A friend told me last night that on Saturday he saw a play by Harold Pinter, “No Man’s Land.” My friend posed a question: “Did Pinter always write like that?” I am not an expert on Pinter, and I have never seen “No Man’s Land,” so I could have escaped this conversation save for the fact that while my friend was watching “No Man’s Land” on a stage, my wife and I were watching “The Last Tycoon” on a Netflix DVD. The 1979 film, directed by Elia Kazan, had a screenplay written by Pinter based on an unfinished novel by F. Scott Fitzgerald.

I asked my friend what he meant by his allusion to Pinter’s writing, and he said that while the play was literate and funny, and the performances were engaging, the experience left him with a feeling of ambiguity. I have since learned that while “No Man’s Land” was well received when it first appeared in 1975, it left critic Michael Coveney, writing, “Yes, but what does it all mean?”

F. SCOTT FITZGERALD

I was in no position to sort that out, but I did tell my friend that while “The Last Tycoon” is a worthwhile diversion for some reasons — including excellent performances by an impressive cast — the movie, too, raises questions that it doesn’t answer. It has been said that Pinter liked to lead his audiences somewhere between reality and dream, and that is the effect of this film.

“The Last Tycoon” is Monroe Stahr, a Hollywood producer whose demanding personality, at least, Fitzgerald ostensibly based on MGM’s “boy genius,” Irving Thalberg. The premise of the film is that Stahr’s wife, who was a major star at the same studio, died suddenly and at an early age, and that Stahr has not gotten over it. In the meantime, he is engaged in a power struggle with studio executive Pat Brady, whose young daughter is in love with Stahr. In the aftermath of a minor earthquake, Stahr notices a young woman — Kathleen Moore — who strongly resembles his late wife. He becomes obsessed with Kathleen, pursues her, seduces her, loses her. As he unravels emotionally, he also runs afoul of his employer, allowing Brady to push him aside.

Robert De Niro as Monroe Stahr

Stahr is played by a 36-year-old Robert De Niro in a performance so devoid of emotion that the audience gets no help in determining what this character’s reactions to people and situations really mean. Kathleen is played by Ingrid Boulting, a South African-born actress who is now an artist and yoga instructor in California. Her performance is much more interesting, but — thanks to the writing and direction — her character is inscrutable. Does she resent the fact that Stahr was attracted to her because of her resemblance to his lost love? Does she love him? Is she a woman easily used by men, is she a tease, or is she an opportunist — even a prostitute? What becomes of her? What becomes of Stahr?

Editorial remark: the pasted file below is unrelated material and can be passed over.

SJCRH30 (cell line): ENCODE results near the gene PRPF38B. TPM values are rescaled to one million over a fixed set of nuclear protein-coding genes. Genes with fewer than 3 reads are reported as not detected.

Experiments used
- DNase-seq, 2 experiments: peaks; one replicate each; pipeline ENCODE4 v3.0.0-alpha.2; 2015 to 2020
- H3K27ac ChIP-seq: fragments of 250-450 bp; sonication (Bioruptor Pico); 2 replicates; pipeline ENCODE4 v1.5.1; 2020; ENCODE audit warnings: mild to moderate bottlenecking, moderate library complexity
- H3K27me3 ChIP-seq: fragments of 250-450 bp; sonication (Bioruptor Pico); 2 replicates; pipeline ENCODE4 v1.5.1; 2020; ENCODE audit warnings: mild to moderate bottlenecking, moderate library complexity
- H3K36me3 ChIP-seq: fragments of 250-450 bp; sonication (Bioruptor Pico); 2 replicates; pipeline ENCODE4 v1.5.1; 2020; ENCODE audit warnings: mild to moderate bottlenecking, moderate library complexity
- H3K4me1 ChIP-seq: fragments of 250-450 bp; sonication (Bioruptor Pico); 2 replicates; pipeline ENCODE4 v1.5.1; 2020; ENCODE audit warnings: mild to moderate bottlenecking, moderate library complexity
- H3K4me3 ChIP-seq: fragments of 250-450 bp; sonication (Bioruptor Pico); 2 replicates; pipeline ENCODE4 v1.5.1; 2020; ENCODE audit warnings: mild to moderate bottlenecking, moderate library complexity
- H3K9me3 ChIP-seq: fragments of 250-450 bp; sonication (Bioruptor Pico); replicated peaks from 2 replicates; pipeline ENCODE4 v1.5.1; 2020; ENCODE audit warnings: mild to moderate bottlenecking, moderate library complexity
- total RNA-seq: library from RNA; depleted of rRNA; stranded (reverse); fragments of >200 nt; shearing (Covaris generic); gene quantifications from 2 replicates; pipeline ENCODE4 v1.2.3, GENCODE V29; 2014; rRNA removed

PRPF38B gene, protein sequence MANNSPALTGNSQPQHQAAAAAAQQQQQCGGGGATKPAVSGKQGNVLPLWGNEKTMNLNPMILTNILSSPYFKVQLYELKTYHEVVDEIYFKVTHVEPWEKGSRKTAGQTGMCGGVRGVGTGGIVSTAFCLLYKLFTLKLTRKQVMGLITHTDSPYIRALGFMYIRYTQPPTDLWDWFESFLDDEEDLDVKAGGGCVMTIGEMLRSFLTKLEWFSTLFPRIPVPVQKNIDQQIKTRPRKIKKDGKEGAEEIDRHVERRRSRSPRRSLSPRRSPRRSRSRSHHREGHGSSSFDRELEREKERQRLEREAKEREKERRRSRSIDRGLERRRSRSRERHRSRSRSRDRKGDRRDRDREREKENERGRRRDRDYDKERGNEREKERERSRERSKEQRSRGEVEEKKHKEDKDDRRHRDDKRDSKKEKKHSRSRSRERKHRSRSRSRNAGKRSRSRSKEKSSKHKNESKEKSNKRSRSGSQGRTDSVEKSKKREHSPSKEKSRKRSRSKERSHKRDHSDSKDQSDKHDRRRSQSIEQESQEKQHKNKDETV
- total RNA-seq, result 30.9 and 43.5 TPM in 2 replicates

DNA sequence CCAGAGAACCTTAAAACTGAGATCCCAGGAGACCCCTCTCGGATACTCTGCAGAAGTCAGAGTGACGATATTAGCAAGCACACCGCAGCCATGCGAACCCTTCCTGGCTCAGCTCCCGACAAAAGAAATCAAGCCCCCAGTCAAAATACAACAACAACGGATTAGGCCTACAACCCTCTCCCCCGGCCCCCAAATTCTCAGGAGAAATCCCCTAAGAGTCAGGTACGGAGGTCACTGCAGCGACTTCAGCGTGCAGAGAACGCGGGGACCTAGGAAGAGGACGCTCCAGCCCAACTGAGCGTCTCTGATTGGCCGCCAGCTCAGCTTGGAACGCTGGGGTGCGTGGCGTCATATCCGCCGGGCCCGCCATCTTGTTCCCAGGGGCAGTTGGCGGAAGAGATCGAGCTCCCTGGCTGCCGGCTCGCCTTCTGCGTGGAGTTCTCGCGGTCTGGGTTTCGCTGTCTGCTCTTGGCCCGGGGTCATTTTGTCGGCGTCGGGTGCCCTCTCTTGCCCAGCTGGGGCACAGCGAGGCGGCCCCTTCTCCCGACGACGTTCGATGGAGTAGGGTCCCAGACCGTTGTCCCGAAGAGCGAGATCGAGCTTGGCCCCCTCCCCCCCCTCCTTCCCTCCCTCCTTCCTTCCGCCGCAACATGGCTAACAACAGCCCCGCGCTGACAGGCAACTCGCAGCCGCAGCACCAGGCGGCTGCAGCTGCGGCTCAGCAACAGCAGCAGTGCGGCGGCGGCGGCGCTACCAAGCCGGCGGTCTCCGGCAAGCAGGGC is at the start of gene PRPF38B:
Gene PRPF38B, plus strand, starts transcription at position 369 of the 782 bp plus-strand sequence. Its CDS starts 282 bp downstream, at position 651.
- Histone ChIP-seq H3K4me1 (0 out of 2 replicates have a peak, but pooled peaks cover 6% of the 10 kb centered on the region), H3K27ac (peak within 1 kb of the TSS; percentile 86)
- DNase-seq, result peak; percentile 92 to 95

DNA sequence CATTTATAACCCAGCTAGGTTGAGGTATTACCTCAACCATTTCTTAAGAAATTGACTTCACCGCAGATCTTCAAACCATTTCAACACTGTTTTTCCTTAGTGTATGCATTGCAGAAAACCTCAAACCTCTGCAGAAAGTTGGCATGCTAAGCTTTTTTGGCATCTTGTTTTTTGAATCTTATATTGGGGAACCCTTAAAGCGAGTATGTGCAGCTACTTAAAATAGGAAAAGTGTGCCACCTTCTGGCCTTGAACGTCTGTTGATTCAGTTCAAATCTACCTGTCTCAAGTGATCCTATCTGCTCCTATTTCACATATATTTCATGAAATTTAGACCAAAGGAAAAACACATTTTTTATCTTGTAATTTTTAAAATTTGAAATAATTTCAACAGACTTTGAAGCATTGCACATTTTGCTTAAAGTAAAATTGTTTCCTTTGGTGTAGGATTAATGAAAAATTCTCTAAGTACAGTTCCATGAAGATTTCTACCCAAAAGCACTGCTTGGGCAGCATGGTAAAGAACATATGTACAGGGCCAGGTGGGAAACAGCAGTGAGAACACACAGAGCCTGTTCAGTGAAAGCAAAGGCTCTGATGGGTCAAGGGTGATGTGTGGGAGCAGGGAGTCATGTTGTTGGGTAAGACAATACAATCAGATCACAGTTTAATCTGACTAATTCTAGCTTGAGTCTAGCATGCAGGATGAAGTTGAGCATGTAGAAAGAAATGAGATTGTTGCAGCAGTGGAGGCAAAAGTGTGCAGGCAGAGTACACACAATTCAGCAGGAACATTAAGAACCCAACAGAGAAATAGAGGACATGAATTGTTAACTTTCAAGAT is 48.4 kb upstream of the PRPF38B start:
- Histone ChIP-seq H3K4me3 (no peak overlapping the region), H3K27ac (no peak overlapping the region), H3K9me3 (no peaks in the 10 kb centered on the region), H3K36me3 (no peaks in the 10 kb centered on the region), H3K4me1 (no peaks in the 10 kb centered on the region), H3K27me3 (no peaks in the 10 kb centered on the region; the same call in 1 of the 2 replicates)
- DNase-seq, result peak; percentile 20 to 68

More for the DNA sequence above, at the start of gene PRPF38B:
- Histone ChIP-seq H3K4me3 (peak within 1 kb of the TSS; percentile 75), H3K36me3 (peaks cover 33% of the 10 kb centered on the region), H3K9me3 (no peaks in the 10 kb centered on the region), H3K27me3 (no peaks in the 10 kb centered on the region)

INGRID BOULTING

It’s not the worst experience in the world — this not knowing; in fact, maybe it’s more like life than the movies usually are. At any rate, flawed or not, the story is well told by a cast that includes Robert Mitchum as Pat Brady; Jack Nicholson as a Communist who is trying to organize the studio’s writers; Dana Andrews as a director who incurs Stahr’s dissatisfaction; Ray Milland as a studio attorney; Tony Curtis as a top leading man; Donald Pleasance as a writer, and John Carradine in a brief but charming turn as a studio tour guide.

TONY CURTIS

A scene between De Niro and Curtis provides one of the best examples of Pinter’s approach. The leading man, Rodriguez confides in Stahr: the actor is in love with his wife but has become impotent, and not only with her. Stahr’s reaction to the inexplicable fact that the actor has come to him with this problem is, like the rest of De Niro’s performance, difficult to plumb. More than that, the scene ends abruptly — with no resolution– but when Rodriguez and his wife encounter Stahr later in the film, they appear deliriously happy with each other, and the change is never explained.

Ray Milland and Donald Pleasence

To give credit where it is deserved, I should mention that De Niro has one scene in this film that I could watch again and again. Stahr is having a confrontation with a British writer, Boxley, played by the great character actor Donald Pleasence. Boxley is complaining about the “hack” writers he’s working with, and he’s complaining about the story line on the film he has been assigned. In an attempt — fruitless, as it turns out — to get Boxley off the schneid, Stahr fabricates the fragment of a story line that has no beginning or end — a mysterious vignette about a girl who comes into a room, unaware that she’s being observed, with two dimes and  a nickel and a box of matches, and a pair of black gloves that she burns in a wood stove. De Niro tells this story with such skill, with such a teasing air of mystery, that he make the story irresistible and the desire to know the rest of it palpable.

If you don’t mind scrolling through the whole script, you can read that story at THIS LINK. It begins with Monroe Stahr’s words: “Listen … has your office got a stove in it that lights with a match?” See if you can read that without thirsting for the rest of the story.

Robert De Niro as Monroe Stahr